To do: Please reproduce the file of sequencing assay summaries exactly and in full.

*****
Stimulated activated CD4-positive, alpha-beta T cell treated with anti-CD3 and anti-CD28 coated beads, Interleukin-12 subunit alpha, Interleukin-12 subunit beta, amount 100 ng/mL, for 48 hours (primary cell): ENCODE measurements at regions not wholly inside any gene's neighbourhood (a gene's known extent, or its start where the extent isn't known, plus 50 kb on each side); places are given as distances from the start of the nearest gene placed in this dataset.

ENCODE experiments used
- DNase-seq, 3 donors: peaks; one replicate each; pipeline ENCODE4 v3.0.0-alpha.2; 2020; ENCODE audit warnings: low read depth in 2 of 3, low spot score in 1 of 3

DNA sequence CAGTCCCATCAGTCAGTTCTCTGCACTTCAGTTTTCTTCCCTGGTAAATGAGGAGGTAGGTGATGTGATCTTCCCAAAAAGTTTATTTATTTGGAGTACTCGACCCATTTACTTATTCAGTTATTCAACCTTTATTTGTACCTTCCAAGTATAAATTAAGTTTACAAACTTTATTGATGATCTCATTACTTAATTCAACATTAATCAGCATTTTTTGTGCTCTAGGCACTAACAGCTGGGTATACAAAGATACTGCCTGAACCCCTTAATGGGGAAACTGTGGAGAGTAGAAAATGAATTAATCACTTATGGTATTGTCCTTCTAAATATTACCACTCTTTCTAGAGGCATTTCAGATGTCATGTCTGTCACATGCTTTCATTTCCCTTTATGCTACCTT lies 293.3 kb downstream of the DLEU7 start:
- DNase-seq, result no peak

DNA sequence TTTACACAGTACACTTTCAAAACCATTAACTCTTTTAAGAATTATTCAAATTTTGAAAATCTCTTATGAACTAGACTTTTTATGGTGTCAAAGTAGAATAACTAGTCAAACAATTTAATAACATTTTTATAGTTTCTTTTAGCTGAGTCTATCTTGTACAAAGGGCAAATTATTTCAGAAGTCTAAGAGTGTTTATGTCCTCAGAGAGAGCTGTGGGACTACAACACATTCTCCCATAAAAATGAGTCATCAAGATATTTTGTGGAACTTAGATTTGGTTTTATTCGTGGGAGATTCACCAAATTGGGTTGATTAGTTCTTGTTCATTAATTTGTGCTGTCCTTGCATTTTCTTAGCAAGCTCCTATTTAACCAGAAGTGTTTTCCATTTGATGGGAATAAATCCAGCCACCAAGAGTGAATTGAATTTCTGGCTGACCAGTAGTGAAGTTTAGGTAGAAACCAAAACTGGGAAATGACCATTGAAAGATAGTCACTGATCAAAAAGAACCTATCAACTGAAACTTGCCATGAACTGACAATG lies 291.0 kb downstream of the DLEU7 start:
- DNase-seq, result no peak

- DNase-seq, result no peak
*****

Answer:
Stimulated activated CD4-positive, alpha-beta T cell treated with anti-CD3 and anti-CD28 coated beads, Interleukin-12 subunit alpha, Interleukin-12 subunit beta, amount 100 ng/mL, for 48 hours (primary cell): ENCODE measurements at regions not wholly inside any gene's neighbourhood (a gene's known extent, or its start where the extent isn't known, plus 50 kb on each side); places are given as distances from the start of the nearest gene placed in this dataset.

ENCODE experiments used
- DNase-seq, 3 donors: peaks; one replicate each; pipeline ENCODE4 v3.0.0-alpha.2; 2020; ENCODE audit warnings: low read depth in 2 of 3, low spot score in 1 of 3

DNA sequence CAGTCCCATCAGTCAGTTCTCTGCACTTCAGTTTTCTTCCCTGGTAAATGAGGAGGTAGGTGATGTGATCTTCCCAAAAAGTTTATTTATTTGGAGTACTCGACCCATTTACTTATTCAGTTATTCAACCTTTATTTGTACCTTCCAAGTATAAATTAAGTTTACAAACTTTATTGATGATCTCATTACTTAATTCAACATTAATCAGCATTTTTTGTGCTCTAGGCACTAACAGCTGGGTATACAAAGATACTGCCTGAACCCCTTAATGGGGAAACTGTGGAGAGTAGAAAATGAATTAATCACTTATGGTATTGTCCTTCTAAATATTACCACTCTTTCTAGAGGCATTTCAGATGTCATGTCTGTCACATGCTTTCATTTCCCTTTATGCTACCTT lies 293.3 kb downstream of the DLEU7 start:
- DNase-seq, result no peak

DNA sequence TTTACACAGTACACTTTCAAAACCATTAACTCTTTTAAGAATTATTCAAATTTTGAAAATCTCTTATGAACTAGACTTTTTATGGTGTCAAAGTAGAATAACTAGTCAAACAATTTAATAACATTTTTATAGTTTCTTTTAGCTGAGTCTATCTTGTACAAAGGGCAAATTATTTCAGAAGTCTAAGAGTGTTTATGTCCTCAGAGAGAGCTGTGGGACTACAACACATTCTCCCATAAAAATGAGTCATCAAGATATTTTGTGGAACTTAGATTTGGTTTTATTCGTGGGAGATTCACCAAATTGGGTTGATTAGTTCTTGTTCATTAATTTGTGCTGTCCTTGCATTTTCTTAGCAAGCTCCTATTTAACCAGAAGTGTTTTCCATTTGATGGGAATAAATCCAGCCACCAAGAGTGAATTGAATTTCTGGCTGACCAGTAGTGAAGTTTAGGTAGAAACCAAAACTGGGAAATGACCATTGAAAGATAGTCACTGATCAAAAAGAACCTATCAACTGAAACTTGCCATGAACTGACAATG lies 291.0 kb downstream of the DLEU7 start:
- DNase-seq, result no peak

- DNase-seq, result no peak